Published May 8, 2023, 8:40 p.m. by Bethany
retirement is a time of rest and relaxation, but it can also be a time of worry. You may have questions about retirement planning, such as how much money you'll need and when you should start saving. This overview will help you answer some of your questions.
There is no one right answer to this question. The amount of money you need to save for retirement depends on a variety of factors, including your age, the amount of money you have saved, and the type of retirement plan you choose. Generally, you should aim to save at least enough money to cover your expenses during retirement, but you don't need to save the entire amount.
How do you figure out how much money you need to save for retirement?
There is no one definitive answer to this question. You can use a retirement calculator to estimate how much money you'll need to save for retirement based on your age, income level, and other factors.
There is no one definitive answer to this question. You can start saving for retirement by contributing money to a 401(k) or other retirement plan, or by investing money in stocks, bonds, or other securities.
What are some other things you should consider when planning for retirement?
-Your plans for socializing and spending time with friends and family in retirement
-Your plans for maintaining your current lifestyle in retirement
-Start planning for retirement as soon as you start planning for your own financial future.
-Consider using a retirement plan such as a 401(k) or IRA.
-Create a financial plan to help you manage your money during and after retirement.
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- [Tim] According to a nationwide survey of US adults
age 50 and up, four in five people can't accurately estimate
how much they expect to pay for healthcare in retirement.
It is vital to the retirement planning process
that financial professionals and their clients
get a better idea for the cost they can prepare for.
I'm Tim O'Mara with the Nationwide Retirement Institute
which was founded to provide financial professionals
with the tools and insights they need
to help their clients navigate the most important topics
And this is health care, planning for costs in retirement.
- Fewer and fewer companies are offering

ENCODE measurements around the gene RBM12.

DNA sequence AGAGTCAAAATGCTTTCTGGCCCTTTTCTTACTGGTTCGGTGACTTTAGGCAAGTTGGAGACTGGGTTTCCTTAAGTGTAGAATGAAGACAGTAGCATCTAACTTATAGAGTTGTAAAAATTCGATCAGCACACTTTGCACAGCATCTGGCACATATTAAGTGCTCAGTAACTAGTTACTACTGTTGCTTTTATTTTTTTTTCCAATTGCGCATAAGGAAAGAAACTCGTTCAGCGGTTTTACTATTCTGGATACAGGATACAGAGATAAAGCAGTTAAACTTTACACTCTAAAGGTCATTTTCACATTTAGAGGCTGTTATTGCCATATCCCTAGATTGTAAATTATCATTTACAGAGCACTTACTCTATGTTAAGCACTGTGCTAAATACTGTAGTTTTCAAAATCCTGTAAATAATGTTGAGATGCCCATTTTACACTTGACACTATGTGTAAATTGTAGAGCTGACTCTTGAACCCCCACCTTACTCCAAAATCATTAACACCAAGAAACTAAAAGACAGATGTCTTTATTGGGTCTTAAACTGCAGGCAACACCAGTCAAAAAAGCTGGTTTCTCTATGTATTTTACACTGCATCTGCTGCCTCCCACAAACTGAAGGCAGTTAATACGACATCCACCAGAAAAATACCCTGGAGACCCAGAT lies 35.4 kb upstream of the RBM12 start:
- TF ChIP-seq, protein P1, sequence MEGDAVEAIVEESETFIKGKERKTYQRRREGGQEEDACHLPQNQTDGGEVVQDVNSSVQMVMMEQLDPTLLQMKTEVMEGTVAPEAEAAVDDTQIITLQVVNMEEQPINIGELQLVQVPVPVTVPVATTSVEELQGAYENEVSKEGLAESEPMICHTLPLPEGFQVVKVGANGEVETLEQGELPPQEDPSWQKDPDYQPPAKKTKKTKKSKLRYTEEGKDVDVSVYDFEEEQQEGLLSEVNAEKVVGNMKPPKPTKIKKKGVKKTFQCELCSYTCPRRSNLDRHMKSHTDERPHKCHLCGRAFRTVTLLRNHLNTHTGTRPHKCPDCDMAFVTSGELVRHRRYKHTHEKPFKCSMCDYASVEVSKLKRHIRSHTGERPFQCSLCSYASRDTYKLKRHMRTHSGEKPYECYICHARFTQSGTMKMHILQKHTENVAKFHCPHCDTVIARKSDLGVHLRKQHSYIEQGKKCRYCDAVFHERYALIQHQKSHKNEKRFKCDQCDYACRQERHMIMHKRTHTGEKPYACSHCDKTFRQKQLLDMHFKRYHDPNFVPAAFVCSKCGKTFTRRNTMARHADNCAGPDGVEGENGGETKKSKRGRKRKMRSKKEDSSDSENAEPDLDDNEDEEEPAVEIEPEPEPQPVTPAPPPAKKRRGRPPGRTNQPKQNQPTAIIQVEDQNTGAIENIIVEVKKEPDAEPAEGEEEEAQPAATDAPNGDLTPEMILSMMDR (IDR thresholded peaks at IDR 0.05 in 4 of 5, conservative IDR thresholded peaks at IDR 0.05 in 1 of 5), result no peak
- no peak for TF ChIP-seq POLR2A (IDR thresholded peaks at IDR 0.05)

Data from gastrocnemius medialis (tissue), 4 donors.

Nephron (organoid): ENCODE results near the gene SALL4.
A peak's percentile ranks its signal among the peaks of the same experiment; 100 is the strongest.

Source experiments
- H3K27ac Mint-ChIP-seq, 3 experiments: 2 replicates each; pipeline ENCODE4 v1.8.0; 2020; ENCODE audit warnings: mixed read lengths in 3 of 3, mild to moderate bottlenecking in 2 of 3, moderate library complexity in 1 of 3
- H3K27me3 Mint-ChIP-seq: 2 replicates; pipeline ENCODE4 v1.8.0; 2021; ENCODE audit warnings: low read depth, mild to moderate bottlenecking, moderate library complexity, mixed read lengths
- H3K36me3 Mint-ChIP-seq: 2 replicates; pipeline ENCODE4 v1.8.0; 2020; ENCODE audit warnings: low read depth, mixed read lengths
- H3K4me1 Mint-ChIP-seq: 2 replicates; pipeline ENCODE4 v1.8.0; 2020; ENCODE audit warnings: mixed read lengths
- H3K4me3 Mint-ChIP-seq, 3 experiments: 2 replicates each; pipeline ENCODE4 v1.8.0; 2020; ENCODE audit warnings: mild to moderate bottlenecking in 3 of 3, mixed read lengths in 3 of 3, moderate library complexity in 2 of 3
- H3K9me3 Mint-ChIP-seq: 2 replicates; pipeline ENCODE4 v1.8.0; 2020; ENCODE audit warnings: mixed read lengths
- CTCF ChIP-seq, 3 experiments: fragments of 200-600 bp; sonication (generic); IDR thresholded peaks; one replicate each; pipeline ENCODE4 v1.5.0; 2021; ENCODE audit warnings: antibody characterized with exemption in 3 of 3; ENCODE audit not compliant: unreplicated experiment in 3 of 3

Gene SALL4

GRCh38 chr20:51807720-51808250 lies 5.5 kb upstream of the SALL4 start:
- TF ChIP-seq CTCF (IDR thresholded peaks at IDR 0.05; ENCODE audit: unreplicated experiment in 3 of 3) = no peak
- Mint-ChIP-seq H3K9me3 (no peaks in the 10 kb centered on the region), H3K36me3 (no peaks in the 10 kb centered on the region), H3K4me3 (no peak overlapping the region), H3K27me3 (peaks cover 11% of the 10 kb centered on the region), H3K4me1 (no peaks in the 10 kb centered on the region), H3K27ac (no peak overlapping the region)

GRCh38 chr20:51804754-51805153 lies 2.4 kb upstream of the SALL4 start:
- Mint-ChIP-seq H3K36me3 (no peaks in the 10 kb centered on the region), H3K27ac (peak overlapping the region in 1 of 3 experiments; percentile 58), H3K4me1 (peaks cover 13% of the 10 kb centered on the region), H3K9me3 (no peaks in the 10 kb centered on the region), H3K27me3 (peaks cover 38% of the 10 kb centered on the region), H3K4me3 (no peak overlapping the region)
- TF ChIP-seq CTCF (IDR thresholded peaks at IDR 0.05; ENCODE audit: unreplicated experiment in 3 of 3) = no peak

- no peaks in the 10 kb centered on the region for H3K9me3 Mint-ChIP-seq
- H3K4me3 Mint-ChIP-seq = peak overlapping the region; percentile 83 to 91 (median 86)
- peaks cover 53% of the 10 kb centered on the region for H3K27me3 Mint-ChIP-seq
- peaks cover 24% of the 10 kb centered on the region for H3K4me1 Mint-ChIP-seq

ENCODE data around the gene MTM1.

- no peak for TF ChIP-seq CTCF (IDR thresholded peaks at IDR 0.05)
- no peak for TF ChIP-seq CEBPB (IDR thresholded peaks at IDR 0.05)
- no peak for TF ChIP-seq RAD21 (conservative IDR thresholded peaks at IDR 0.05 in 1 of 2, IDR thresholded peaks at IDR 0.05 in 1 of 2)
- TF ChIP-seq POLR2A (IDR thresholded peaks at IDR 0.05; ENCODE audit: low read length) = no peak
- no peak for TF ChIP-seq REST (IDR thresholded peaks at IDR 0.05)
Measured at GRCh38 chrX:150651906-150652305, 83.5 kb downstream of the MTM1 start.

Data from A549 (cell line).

their retired employees company health care benefits
We already know that 10,000 baby boomers
are turning 65 every day
and that is gonna continue until 2030.
This means that many retirees will no longer
have company paid health insurance,
which in turn means they'll need assistance
with Medicare and may have other gaps to consider.
- [Tim] In a recent Harris Poll commissioned by Nationwide,
older adults were asked how much that they think
annual health care costs are in retirement.
44% weren't sure or couldn't estimate but in total,
84% of people underestimated or didn't know.
Now it's possible many people don't think about those costs
because they know they will have Medicare
and may mistakenly think it will cover all their needs.
Medicare recently celebrated its 50th year
as America's nationally subsidized health insurance,
after several presidential administrations
tried and failed to install
a national senior healthcare solution,
Medicare was founded in 1965 to help meet
the healthcare needs of citizens over the age of 65
who were not covered by healthcare insurance of any kind.
For financial professionals and their clients,
understanding how Medicare works, its options and costs
is a key component of a comprehensive plan
for life in retirement
and it's an issue where clients are largely uninformed.
- Medicare is awash with jargon
and presents clients with an avalanche
of time sensitive information
that requires decisive answers.
The choices someone makes can have a huge impact
on their retirement income and quality of life.
- Surveys generally show that most people haven't discussed
Medicare with a financial professional
and they probably should.
Medicare is a critical component of health coverage
in retirement and as more and more insurance companies
exit the market for senior health insurance,
Medicare, alongside social security,
is a nearly universal retirement issue.
Join me for part two in this series
as we break down the options and implications of Medicare
and learn how to translate questions about Medicare
into a broader conversation about managing income
and expenses in retirement.
(gentle upbeat music)
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